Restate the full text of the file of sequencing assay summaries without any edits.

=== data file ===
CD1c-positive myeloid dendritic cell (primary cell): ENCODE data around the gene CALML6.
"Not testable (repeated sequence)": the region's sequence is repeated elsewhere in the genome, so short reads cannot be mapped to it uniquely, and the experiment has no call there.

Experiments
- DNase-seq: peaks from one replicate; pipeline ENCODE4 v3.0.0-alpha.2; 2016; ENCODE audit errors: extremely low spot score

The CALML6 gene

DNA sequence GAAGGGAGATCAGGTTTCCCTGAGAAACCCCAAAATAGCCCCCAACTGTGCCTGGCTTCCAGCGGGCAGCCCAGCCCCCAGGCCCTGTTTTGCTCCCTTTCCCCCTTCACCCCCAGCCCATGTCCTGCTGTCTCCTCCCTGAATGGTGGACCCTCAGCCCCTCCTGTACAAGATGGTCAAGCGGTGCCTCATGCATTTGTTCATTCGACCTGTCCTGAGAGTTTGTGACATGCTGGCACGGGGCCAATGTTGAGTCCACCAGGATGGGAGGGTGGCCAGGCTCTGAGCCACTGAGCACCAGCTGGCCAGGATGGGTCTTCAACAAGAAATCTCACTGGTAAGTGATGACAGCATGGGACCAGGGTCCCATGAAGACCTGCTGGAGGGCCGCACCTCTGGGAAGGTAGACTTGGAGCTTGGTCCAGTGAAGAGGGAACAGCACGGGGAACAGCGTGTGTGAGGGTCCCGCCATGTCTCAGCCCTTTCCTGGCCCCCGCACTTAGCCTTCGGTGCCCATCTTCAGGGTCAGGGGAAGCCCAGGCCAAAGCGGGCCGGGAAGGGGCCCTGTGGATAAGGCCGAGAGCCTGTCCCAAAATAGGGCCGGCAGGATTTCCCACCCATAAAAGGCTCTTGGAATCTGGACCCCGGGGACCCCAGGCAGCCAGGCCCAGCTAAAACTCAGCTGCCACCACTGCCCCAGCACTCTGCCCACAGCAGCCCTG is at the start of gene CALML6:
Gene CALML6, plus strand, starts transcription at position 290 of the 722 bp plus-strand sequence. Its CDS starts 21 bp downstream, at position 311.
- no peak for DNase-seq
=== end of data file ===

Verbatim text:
CD1c-positive myeloid dendritic cell (primary cell): ENCODE data around the gene CALML6.
"Not testable (repeated sequence)": the region's sequence is repeated elsewhere in the genome, so short reads cannot be mapped to it uniquely, and the experiment has no call there.

Experiments
- DNase-seq: peaks from one replicate; pipeline ENCODE4 v3.0.0-alpha.2; 2016; ENCODE audit errors: extremely low spot score

The CALML6 gene

DNA sequence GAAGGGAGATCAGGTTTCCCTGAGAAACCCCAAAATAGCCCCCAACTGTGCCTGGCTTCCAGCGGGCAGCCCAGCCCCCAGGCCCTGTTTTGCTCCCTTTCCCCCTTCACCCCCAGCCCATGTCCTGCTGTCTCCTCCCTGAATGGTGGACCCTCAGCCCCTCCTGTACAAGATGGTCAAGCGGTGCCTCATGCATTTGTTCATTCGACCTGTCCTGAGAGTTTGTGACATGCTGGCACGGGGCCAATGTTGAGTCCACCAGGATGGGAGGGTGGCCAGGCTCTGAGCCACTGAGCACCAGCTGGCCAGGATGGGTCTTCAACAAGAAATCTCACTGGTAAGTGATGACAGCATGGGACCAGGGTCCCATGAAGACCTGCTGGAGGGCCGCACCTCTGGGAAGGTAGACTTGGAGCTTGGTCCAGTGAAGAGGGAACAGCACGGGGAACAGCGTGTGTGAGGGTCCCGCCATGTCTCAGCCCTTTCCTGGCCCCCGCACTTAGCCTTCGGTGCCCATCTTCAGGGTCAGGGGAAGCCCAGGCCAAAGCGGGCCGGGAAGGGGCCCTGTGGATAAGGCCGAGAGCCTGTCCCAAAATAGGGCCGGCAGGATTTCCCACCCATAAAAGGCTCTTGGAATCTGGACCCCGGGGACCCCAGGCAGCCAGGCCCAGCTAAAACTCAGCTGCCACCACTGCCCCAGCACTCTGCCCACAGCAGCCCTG is at the start of gene CALML6:
Gene CALML6, plus strand, starts transcription at position 290 of the 722 bp plus-strand sequence. Its CDS starts 21 bp downstream, at position 311.
- no peak for DNase-seq